Season both cavities of the turkey with salt and pepper. In the neck cavity place 1/2 of the lemon, 1/2 of the thyme. Stuff the larger cavity with the remaining vegetables, 1/2 garlic head and the remaining thyme. Tie the legs together using kitchen twine. Rub the bird with butter all over the skin and lightly salt and pepper. Place the turkey on top of the mirepoix of vegetables in the roasting pan. And the remaining garlic into the roasting pan. Pour 1 cup of the stock into the roasting pan. Roast for one hour, adding stock or water as needed to keep the roasting pan moist.
Reduce the oven temperature to 350˚ and bake until the internal temperature reaches 165˚. Check by inserting a probe into the thickest part of the thigh or breast (not hitting a bone). During the roasting process, add additional stock as needed and baste. If the wings and top are getting overly brown I suggest to tent with foil and wrap the wings.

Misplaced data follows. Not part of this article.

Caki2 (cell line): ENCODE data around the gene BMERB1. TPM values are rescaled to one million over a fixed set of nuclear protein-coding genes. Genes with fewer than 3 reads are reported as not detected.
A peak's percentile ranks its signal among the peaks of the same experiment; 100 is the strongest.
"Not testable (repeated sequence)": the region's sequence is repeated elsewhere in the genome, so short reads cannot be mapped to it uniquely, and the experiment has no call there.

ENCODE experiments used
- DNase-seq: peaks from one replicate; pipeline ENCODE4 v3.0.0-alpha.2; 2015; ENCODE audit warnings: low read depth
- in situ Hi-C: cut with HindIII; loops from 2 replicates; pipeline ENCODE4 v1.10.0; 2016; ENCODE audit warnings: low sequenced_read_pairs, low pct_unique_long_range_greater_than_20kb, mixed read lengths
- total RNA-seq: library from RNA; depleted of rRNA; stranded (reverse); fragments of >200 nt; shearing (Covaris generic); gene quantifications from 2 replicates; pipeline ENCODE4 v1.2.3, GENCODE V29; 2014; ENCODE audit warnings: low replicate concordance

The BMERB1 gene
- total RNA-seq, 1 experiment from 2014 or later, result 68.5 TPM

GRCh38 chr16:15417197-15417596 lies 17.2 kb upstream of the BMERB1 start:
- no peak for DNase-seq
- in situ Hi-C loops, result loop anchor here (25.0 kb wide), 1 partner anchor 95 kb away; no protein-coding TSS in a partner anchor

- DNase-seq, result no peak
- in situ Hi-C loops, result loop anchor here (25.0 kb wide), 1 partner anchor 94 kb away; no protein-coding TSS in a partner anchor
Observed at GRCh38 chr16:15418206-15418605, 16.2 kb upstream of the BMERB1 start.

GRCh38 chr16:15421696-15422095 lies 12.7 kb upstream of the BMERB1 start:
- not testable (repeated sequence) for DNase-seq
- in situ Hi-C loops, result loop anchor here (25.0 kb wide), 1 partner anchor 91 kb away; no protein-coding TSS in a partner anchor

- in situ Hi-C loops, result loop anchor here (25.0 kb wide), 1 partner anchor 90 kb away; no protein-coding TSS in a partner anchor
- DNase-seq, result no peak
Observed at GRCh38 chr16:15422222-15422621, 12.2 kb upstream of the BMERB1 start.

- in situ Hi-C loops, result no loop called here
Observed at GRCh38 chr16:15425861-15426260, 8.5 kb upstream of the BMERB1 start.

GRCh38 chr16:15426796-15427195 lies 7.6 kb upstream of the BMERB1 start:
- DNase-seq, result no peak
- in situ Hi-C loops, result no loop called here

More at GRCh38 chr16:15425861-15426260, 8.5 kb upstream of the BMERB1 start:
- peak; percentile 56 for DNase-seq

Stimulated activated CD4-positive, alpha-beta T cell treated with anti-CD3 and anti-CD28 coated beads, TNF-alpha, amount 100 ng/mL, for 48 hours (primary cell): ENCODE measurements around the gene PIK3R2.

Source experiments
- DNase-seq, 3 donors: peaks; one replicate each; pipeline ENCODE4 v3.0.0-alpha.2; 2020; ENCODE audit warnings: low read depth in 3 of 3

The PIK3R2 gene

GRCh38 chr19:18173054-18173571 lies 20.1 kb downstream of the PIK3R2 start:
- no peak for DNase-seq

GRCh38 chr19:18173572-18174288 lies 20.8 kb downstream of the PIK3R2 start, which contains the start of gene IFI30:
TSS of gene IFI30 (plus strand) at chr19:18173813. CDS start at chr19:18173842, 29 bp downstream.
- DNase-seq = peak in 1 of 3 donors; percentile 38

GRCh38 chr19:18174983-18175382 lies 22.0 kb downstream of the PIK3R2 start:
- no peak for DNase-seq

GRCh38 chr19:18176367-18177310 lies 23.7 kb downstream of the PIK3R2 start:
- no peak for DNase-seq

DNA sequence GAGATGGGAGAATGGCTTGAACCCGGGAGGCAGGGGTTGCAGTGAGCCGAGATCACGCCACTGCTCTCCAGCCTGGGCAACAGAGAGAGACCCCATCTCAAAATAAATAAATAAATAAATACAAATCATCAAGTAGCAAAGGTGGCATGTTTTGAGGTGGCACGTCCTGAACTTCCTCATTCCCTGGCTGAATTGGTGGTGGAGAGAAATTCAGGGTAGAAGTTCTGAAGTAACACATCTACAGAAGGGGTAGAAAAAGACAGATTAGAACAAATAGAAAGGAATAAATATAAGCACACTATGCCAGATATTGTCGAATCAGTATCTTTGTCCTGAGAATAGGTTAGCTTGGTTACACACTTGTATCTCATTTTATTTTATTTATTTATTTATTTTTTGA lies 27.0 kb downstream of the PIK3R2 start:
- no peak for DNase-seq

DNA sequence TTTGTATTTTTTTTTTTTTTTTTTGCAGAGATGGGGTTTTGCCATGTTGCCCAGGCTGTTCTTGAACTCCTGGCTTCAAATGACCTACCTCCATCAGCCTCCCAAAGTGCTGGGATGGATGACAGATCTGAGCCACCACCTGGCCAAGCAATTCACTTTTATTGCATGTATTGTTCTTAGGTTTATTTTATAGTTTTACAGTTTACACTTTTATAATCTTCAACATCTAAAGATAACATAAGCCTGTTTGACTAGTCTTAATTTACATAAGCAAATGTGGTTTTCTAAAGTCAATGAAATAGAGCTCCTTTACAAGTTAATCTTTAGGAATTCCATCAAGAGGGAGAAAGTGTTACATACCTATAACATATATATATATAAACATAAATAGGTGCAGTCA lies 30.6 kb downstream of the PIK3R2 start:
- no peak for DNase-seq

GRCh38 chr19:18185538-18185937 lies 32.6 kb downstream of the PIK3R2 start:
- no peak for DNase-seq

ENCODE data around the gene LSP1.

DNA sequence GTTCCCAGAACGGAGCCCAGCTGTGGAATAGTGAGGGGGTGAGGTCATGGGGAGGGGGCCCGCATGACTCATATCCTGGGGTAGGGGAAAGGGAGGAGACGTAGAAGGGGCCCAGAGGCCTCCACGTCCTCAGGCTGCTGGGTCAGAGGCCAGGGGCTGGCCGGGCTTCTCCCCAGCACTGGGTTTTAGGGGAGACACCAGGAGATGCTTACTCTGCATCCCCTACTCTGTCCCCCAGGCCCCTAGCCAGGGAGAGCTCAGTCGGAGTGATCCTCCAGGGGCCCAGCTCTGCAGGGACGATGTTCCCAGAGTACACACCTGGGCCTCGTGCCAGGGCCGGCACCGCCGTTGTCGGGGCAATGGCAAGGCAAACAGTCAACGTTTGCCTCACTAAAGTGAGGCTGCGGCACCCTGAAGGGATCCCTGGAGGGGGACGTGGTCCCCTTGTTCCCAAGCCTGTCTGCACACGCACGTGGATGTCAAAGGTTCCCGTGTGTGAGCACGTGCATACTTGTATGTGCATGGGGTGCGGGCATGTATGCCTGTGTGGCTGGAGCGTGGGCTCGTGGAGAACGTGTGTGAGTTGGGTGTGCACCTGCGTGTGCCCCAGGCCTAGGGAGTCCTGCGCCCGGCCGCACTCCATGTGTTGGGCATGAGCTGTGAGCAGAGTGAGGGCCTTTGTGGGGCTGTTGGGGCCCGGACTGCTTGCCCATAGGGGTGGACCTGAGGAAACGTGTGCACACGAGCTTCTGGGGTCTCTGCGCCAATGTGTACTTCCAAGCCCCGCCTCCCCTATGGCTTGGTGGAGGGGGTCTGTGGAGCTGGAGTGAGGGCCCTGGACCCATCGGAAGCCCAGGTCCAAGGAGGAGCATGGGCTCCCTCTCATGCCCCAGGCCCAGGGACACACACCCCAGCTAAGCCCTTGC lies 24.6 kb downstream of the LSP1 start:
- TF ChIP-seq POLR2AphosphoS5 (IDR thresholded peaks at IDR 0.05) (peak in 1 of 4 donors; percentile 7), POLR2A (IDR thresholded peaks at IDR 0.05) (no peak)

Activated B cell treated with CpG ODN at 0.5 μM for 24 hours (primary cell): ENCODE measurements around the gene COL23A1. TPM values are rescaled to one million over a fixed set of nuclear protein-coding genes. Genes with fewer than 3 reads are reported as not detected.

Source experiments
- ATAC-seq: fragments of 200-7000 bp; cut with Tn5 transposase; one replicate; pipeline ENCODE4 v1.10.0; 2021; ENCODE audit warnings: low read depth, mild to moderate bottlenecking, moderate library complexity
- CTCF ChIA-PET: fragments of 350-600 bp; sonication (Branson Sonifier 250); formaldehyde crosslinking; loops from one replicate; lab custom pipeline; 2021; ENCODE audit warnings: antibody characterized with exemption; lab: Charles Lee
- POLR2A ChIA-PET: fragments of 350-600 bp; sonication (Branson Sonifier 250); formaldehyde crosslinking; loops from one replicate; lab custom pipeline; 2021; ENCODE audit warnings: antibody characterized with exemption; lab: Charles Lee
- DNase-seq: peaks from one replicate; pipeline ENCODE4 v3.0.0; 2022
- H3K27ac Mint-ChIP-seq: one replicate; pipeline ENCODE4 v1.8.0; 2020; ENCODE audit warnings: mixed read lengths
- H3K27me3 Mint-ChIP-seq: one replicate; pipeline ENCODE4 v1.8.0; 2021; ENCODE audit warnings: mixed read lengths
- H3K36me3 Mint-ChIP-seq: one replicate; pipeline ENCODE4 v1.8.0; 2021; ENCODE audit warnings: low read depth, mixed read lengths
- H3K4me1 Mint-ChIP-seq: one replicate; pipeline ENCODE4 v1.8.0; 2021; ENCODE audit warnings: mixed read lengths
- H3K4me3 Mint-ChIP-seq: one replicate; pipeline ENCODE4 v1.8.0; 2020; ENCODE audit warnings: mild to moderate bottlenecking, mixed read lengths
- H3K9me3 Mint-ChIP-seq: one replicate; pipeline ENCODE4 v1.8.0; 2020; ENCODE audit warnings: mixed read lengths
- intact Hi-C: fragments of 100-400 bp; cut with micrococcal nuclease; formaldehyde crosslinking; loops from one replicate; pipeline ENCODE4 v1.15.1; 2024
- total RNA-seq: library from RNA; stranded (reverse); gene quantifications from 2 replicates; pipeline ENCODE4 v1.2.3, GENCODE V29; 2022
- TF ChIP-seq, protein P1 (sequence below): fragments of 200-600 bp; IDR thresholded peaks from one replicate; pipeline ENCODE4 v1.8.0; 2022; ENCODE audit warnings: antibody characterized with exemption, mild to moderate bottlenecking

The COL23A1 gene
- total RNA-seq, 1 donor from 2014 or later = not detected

Remove the vegetables from inside the turkey, and transfer it to a cutting board and let rest for 30 minutes.
Turkey Pan Gravy
Pan drippings from the turkey 1/2 cup white wine 3 tablespoons all-purpose flour 3 cups stock or low sodium chicken stock Chopped pieces from the meat from the neck and the giblet (optional)
Remove the turkey from the roasting pan and set to rest. Discard any vegetables that are still in the roaster.
Place the roasting pan across two front burners (with caution). Bring to a low simmer, add the wine and 2 1/2 cups stock and bring to a boil. Separately mix the remaining 1/2 cup stock into the flour whisking in a medium size mixing bowl. Then add the stock and flour mixture slowly into the roasting pan whisking constantly. Reduce heat when thickened. Season with salt and pepper.
Add the meat from the neck and gibbets if you wish. If too thick, you can add additional stock. Serve warm. (I always preheat my gravy boat with hot water, before I ladle in the gravy.)